Choosing the right lawyer is a very important decision—whether you were in a car accident, have a medical malpractice claim, or find yourself the target of a criminal investigation. Referrals from friends or co-workers can be great, but you need to do your homework to make sure you have the right attorney for the job. Here are some basic questions you should ask potential counsel before choosing legal representation.
Ask about the lawyer's practice and familiarity with cases like yours.
One: Have you handled this type of case?
This is probably the most important question to ask. You would not want to fly with a pilot making his first transatlantic flight...why trust your case with a novice? A lawyer who has the right background can often save you time and money, all the while getting the best result possible. And don’t take a simple “Yes” for a sufficient answer. Ask follow-up questions, such as where and when any similar cases went to trial and their results, to ensure the attorney really knows the subject matter.
Two: Do you practice in the courthouse where my case is (or will be)?
Getting a lawyer with the right legal background is essential, but it is also important to know whether your attorney has experience with the judges who will likely preside over your case. If yours is a criminal matter, it is important to know if your lawyer knows the local prosecutors. This courtroom experience can greatly enhance your lawyer’s ability to evaluate the likely outcomes in your case and give you advice that you can rely on.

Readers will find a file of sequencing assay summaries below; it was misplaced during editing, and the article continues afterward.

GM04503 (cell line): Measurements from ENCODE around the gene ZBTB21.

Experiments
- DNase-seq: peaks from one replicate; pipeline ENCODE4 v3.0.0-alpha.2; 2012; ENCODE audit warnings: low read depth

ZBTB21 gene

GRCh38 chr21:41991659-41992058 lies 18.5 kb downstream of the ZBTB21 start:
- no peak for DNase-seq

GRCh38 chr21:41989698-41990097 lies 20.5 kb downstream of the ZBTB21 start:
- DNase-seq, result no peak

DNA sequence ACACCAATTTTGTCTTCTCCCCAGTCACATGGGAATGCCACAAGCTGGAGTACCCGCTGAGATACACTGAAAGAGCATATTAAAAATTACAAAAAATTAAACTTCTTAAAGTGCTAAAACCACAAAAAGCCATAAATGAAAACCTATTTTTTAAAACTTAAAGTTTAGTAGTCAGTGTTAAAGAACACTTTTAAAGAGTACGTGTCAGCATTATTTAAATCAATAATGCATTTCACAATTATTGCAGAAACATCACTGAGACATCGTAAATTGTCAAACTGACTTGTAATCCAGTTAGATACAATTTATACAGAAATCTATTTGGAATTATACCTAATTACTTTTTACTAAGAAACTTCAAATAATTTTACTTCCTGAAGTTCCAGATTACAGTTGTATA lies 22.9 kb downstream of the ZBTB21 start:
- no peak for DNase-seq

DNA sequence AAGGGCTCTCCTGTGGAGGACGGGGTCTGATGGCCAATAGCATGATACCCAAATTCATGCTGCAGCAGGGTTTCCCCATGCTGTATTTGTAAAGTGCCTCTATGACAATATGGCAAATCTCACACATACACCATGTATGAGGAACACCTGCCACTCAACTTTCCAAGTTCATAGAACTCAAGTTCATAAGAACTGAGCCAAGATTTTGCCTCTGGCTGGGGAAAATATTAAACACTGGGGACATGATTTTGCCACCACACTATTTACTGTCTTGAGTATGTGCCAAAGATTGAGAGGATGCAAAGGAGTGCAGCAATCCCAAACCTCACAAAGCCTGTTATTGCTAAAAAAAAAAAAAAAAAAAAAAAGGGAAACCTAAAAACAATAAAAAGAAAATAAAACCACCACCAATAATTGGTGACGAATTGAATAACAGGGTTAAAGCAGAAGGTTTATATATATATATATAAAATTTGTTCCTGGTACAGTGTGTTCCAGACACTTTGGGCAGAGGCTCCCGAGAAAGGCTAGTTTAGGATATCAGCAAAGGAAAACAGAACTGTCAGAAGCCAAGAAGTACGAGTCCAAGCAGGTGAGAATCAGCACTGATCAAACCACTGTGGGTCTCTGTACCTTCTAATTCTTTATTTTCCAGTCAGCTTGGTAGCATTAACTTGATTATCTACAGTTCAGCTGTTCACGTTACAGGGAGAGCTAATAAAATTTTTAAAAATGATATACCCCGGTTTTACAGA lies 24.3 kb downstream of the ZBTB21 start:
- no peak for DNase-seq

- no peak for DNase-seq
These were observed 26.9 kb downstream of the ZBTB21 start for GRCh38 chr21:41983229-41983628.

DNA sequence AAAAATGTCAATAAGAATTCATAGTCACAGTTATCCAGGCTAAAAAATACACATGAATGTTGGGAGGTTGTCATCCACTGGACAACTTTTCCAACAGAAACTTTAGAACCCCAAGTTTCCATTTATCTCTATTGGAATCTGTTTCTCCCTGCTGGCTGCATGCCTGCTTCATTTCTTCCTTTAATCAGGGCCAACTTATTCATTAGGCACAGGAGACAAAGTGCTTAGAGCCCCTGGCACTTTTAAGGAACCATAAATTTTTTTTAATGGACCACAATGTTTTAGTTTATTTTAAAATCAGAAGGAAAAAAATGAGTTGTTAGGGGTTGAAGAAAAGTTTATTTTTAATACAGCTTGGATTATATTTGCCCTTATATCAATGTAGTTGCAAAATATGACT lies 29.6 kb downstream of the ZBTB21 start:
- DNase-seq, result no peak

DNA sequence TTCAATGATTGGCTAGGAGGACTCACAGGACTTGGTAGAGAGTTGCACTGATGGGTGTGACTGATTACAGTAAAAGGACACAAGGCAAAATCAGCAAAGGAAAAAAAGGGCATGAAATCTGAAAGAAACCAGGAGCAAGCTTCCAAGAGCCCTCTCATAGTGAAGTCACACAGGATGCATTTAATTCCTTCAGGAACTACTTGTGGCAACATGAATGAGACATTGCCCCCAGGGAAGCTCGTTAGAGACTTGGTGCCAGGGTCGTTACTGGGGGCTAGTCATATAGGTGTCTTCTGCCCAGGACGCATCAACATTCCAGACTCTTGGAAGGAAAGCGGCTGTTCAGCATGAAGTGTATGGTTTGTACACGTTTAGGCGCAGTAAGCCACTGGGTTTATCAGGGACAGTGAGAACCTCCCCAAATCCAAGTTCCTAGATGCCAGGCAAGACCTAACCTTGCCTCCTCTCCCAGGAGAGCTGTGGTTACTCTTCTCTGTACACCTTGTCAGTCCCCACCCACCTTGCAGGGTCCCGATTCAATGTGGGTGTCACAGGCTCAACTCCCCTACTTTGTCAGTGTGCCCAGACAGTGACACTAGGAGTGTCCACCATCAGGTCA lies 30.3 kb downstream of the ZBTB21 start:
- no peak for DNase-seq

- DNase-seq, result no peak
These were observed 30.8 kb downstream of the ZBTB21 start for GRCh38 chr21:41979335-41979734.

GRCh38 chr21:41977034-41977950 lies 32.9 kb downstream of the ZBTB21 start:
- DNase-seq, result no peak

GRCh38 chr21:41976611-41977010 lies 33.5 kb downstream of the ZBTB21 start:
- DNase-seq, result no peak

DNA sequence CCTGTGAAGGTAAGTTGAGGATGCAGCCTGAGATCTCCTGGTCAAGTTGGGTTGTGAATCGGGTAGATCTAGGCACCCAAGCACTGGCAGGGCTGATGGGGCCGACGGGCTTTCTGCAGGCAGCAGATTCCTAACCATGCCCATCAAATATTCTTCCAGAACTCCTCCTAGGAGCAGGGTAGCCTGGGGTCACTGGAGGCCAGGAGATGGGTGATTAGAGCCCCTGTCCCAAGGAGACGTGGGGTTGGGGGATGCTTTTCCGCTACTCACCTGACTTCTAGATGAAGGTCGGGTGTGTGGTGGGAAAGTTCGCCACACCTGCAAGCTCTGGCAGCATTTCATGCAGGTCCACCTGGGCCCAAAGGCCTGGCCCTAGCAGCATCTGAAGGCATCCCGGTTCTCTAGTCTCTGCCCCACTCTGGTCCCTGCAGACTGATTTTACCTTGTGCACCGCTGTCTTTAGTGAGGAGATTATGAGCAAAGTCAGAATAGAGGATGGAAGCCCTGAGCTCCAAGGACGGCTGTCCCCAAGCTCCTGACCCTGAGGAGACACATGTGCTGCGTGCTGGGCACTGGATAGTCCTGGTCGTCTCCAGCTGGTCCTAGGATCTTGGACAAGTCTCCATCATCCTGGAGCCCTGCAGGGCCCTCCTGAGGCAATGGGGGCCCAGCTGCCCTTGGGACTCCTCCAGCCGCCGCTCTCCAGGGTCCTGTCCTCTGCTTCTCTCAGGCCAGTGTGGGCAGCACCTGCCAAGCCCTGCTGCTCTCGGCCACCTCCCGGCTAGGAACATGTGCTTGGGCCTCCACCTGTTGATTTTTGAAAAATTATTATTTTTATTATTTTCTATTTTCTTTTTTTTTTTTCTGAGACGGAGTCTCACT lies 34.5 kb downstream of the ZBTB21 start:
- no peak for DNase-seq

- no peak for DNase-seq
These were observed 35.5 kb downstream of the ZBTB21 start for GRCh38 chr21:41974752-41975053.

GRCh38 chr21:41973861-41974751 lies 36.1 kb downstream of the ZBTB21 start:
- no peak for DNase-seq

Three: Have you ever been sanctioned for, or accused of, attorney misconduct?
You have a right to know whether your potential lawyer has violated, or even been formally accused of violating, the rules of professional responsibility. While you may be able to locate this information on the website of a state’s legal licensing authority, you should still ask the attorney. You are entitled to an explanation of the circumstances and the outcomes of any allegations of ethical violations.
Four: Do you have any conflicts of interest?
Attorneys in every state have an ethical obligation to advise you of any conflict of interest. Still, you should ask the question. If the lawyer’s representation of prior or existing clients would limit the attorney’s ability to represent you, there is likely a conflict. For example, if you want to sue a hospital that the potential lawyer regularly represents, there would be a conflict. A conflict might also arise if the attorney you are interviewing has already been hired by a co-defendant in your case. Not all conflicts automatically disqualify potential counsel, but you must be fully aware of and understand the nature of the conflict before deciding whether to hire a lawyer in spite of it.
Ask a few questions about the lawyer's view of your case or situation.
Five: What are the likely outcomes in my case?
Lawyers are not fortune tellers. They should never guarantee a specific result. However, they should be able to give you a frank preliminary assessment of how your case is likely to play out.
Six: What will the fees and expenses be?